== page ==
There are countless bit perfect players available for the Mac, ranging from free to pricy and from utilitarian to super duper library functionality. I started using software players years ago on a 2006 Mac Mini (Core Duo 1.66 GHz and 2 GB RAM) and currently use a 2011 Mac Mini (Core i5 2.3 GHz and 8. Nov 06, 2015 A report of how I came to pick Audirvana 2+ and JRiver Media Center as my favorite bit perfect players (English and Dutch subtitles - Nederlands ondertiteld). BitPerfect is a very affordable Mac app that works with iTunes to enable better sound It does this while maintaining the ease of use that iTunes offers. It made for an interesting comparison to PureMusic.
Over the last few years, the list of 'audiophile' audio players on the Mac has gradually increased. Do they sound the same if set to bit-perfect output? Let's have a look at the candidates I'll be considering here: 1.: I bought this program more than a year ago. It's a no-nonsense program that plays a nice range of file formats without fuss. It's able to take exclusive access of the audio device, and memory playback. As with all the commercial offerings, it can switch sample rate automatically.
BitPerfect is a simple, easy to use, audiophile grade music player that works in conjunction with iTunes to deliver the highest possible sound quality. Localization included in Japanese, French, Dutch, Danish, and Russian only. I have a large (1TB) iTunes music library. I would like to buy a piece of software that will output this music to an USB DAC. The music is mostly CD quality, but with an increasing percentage of HD.
PCM only, no DoP for DSD at this time. I upgraded to the latest version 1.2.11 for these tests.
Memory playback was activated. 2.: Current version is 1.4.6.
I bought this one about 6 months ago. It's got a nice, fancy GUI. Able to handle DSD files with DST and was able to play DSD64 and DSD128 over the USB interface to my TEAC UD-501 without problem. 'Under the hood', it's also got some extra features like memory playback, 'Direct Mode' apparently bypassing CoreAudio as well as 'Integer Mode'. Since the software supposedly bypasses CoreAudio, I would have thought that 'Integer Mode' would be an obvious given.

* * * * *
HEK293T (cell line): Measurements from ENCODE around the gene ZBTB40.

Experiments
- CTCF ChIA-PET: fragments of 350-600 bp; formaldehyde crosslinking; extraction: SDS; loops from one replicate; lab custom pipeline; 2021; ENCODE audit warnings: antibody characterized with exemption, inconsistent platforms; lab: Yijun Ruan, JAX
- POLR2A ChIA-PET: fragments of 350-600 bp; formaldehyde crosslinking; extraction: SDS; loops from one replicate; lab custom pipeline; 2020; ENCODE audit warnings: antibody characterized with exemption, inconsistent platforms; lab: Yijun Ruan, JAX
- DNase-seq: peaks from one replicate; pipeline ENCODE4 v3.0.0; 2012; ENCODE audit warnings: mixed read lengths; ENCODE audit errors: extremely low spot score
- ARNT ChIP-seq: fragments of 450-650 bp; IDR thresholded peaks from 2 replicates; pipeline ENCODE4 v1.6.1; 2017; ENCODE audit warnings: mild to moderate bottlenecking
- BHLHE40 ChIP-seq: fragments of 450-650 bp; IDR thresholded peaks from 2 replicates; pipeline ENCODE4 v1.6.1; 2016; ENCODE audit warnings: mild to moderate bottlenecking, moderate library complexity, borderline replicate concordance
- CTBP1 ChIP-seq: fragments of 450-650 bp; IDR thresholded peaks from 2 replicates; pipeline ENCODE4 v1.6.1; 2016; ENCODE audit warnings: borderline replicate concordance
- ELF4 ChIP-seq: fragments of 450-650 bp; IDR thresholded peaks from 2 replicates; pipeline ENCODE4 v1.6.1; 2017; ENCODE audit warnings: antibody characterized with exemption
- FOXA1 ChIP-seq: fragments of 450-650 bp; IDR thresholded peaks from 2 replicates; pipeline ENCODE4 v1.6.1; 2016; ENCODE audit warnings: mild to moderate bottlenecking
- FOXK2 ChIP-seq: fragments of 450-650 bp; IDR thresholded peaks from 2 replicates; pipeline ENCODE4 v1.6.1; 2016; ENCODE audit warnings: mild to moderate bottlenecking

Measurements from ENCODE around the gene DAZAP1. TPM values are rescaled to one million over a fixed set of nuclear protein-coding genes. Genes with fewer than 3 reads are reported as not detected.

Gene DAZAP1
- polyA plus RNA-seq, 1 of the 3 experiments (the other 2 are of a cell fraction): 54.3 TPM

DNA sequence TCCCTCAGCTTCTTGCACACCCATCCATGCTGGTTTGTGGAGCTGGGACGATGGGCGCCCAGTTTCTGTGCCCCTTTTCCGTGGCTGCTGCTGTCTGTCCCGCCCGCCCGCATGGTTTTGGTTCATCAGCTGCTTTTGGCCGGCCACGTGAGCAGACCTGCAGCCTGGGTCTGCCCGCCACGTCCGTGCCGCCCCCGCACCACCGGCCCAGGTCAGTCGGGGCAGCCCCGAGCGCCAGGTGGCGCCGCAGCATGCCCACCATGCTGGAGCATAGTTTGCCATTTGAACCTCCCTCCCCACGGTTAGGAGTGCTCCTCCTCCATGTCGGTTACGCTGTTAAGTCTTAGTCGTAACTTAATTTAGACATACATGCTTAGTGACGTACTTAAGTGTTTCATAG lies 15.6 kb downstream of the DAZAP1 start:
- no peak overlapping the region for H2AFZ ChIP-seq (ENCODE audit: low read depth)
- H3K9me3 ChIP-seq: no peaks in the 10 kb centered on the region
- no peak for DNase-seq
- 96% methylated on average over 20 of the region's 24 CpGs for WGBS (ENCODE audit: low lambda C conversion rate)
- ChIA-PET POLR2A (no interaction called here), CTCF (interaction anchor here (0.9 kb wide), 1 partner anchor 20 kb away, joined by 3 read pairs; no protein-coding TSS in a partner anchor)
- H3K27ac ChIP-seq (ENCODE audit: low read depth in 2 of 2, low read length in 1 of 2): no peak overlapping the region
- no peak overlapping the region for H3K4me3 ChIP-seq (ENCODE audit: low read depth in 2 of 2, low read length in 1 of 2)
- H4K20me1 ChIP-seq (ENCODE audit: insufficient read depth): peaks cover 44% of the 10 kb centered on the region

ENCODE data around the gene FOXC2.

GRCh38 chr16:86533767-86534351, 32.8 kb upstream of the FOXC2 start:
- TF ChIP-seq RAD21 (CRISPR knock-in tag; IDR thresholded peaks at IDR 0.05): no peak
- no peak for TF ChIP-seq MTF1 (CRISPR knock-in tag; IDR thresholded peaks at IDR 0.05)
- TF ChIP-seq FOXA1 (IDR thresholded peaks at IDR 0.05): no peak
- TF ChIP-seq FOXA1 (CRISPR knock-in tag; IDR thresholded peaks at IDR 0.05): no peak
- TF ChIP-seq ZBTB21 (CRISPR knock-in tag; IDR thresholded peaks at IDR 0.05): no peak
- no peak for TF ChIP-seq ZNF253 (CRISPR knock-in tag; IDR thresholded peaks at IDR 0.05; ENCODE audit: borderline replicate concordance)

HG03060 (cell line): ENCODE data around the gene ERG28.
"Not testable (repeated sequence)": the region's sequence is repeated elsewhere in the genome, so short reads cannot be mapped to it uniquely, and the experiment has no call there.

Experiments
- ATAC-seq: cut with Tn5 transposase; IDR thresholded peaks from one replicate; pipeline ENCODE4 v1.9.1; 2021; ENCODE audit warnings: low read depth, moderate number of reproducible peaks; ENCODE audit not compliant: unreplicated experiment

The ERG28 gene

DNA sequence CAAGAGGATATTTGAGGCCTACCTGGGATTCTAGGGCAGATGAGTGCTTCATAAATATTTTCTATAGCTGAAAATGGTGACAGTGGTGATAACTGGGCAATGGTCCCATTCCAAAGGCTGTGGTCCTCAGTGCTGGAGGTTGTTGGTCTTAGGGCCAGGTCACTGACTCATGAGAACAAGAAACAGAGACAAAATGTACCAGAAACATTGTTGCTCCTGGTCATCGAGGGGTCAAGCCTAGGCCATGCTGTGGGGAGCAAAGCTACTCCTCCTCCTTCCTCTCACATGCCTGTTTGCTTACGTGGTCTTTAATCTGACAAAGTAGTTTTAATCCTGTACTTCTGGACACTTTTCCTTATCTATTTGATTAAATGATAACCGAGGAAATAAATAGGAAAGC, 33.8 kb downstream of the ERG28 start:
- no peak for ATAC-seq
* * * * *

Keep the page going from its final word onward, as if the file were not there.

They also talk about 64-bit processing which is great if one has need for the SRC and dithering (iZotope-based). For these tests, I'm using Direct, Integer Mode with memory playback to the TEAC. The green 'INT' indicator turns on. Also, I have SysOptimizer turned on (disables Spotlight, Time Machine, some USB tweaks). - Well known media player originating from the Windows world. I measured the beta 18.0.177 build for this test. Bit-perfect from the start so I didn't fool with any of the default settings.
It's capable of DSD playback to the TEAC using DoP. - I'm not as familiar with this one.
I installed the trial version 1.89g. It literally 'wraps' around the iTunes interface. Can handle DSD but I didn't bother trying since it looks like there were some contortions needed to get these files recognized under iTunes. 'Memory Play' was activated for playback. My subjective opinion is that I did not like the UI and using iTunes means no native FLAC support. - Release version 1.0 for Mac.
For-mac milesi sas. Just a freebie I can run with the TEAC DAC. Handles FLAC. Will do DoP for DSD playback. Unable to decompress DST though. Does have an 'Expand to RAM' mode which I did not use for these tests. - The 'standard' Mac music player. Should be 'bit-perfect' so long as volume at 100% and none of the DSP plug-in's are activated.
A lot of uncertainly out there about this program with folks jumping up and down with each version claiming that sound has changed for better or worse. Version 11 was released in November 2012 with some folks claiming volume and sound quality changes compared to version 10. The BIG negative about iTunes for audiophiles is the lack of automatic sample rate switching - need to go into the 'Audio MIDI Setup' panel to change sampling rates and bit depth (yuck). IMO, the other BIG negative about iTunes is that it does not support FLAC. Seriously, after 11 versions, to not support the universal lossless audio format is just stupid and has been a reason why I do not buy music from Apple.
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Over the years I have tried Play, Amarra, and Fidelia as well, but figure the above was enough to look at for a sense of the field out there around Mac music players. I see there's also for iTunes - again, FLAC limitation sucks. Setup: (Note that this is same as previous.) MacBook Pro ( *running audio player*) --> shielded USB --> TEAC UD-501 DAC --> shielded 6' RCA --> E-MU 0404USB --> shielded USB --> Win8 laptop MacBook Pro is the 17' early-2008 model. Nothing fancy, and in fact relatively 'old' 2.6GHz Core 2 Duo processor. Running OS X Mountain Lion with no OS tweak for audio.